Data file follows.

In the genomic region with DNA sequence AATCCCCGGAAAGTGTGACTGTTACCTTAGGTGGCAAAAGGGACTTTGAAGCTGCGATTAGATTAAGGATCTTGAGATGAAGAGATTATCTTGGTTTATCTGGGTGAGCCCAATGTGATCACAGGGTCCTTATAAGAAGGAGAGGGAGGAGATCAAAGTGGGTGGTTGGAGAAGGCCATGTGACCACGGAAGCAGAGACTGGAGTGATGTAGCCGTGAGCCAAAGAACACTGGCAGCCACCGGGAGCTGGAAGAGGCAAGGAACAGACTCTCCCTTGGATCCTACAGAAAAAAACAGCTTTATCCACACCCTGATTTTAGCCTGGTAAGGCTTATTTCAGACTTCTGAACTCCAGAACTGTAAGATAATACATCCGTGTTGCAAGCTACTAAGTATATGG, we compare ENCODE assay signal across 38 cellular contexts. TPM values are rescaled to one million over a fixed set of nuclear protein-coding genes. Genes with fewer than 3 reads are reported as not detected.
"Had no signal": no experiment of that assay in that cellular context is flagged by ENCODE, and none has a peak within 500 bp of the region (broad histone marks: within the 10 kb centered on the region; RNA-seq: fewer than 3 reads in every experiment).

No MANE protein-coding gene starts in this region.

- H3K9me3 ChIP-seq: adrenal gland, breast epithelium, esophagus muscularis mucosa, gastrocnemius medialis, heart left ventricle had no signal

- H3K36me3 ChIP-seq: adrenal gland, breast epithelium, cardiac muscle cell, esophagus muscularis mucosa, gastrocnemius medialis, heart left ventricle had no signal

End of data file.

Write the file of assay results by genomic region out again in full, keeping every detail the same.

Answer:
In the genomic region with DNA sequence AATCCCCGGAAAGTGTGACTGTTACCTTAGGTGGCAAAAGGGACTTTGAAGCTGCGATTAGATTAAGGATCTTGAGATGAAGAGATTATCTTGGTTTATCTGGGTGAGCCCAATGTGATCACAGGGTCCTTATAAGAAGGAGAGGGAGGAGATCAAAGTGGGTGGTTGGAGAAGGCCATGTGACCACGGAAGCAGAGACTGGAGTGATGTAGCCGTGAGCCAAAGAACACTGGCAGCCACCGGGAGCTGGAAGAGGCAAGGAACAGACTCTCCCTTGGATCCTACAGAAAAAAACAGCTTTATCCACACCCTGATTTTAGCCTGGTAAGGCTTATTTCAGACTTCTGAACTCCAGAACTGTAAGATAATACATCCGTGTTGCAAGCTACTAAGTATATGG, we compare ENCODE assay signal across 38 cellular contexts. TPM values are rescaled to one million over a fixed set of nuclear protein-coding genes. Genes with fewer than 3 reads are reported as not detected.
"Had no signal": no experiment of that assay in that cellular context is flagged by ENCODE, and none has a peak within 500 bp of the region (broad histone marks: within the 10 kb centered on the region; RNA-seq: fewer than 3 reads in every experiment).

No MANE protein-coding gene starts in this region.

- H3K9me3 ChIP-seq: adrenal gland, breast epithelium, esophagus muscularis mucosa, gastrocnemius medialis, heart left ventricle had no signal

- H3K36me3 ChIP-seq: adrenal gland, breast epithelium, cardiac muscle cell, esophagus muscularis mucosa, gastrocnemius medialis, heart left ventricle had no signal